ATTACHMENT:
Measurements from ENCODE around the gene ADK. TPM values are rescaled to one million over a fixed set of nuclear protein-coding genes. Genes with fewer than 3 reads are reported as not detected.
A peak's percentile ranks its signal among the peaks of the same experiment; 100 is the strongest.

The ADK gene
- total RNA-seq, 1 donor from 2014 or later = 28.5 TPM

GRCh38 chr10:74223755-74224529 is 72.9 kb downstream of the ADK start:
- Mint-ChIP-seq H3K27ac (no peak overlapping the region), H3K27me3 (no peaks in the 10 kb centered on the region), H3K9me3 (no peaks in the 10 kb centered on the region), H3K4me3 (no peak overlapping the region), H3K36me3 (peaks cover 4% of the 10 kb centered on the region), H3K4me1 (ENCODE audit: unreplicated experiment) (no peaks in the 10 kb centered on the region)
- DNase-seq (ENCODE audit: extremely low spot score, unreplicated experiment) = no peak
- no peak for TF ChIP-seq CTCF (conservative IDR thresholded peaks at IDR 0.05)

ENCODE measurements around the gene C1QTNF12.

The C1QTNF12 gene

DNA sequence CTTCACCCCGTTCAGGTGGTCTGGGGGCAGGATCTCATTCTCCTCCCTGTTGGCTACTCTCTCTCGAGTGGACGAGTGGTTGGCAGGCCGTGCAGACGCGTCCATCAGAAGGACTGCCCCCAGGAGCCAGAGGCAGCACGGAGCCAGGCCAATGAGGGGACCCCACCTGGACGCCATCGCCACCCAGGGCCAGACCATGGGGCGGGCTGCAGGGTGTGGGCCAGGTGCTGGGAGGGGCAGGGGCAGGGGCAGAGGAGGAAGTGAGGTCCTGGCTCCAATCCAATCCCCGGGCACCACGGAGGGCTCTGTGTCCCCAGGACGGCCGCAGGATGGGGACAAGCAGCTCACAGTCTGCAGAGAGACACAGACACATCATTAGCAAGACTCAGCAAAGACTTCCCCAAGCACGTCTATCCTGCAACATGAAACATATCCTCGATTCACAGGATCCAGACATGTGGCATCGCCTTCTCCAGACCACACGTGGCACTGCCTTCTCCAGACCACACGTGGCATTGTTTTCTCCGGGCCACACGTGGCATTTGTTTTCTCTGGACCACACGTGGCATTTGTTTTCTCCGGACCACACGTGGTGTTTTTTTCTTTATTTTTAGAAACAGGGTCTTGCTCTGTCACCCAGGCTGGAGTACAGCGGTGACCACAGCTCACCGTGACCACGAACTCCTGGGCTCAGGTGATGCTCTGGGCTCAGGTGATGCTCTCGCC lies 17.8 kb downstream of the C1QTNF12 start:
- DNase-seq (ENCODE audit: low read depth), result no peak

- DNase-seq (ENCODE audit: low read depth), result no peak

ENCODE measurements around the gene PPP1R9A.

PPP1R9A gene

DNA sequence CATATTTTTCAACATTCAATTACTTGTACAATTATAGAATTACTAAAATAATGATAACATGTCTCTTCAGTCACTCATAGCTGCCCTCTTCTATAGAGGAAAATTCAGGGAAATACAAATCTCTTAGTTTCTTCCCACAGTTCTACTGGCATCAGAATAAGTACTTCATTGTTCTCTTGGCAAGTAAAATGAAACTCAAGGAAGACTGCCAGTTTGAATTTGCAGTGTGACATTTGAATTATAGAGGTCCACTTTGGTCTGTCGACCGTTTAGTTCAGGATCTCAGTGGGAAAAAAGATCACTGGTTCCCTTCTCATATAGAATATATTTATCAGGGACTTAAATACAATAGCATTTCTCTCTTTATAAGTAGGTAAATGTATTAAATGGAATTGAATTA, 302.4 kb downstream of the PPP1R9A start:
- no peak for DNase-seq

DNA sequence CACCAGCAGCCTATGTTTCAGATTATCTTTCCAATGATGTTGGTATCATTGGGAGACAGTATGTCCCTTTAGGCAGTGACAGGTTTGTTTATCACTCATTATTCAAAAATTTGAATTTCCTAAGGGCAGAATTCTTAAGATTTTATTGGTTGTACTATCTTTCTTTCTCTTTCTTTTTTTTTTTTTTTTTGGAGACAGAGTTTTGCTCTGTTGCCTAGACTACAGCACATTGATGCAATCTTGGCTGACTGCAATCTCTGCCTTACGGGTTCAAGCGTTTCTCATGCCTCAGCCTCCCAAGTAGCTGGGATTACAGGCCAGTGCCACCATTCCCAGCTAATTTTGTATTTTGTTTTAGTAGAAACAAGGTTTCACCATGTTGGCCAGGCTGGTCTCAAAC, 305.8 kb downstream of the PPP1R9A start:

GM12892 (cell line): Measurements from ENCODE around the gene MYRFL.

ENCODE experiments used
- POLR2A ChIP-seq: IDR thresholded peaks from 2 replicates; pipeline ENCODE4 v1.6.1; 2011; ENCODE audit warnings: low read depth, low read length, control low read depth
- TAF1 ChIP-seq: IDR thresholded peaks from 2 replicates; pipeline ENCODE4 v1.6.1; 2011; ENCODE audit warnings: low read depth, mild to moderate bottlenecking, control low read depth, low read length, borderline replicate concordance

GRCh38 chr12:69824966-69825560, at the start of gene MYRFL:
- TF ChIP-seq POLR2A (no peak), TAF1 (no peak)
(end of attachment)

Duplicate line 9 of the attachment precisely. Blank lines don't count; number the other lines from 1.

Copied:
ENCODE measurements around the gene C1QTNF12.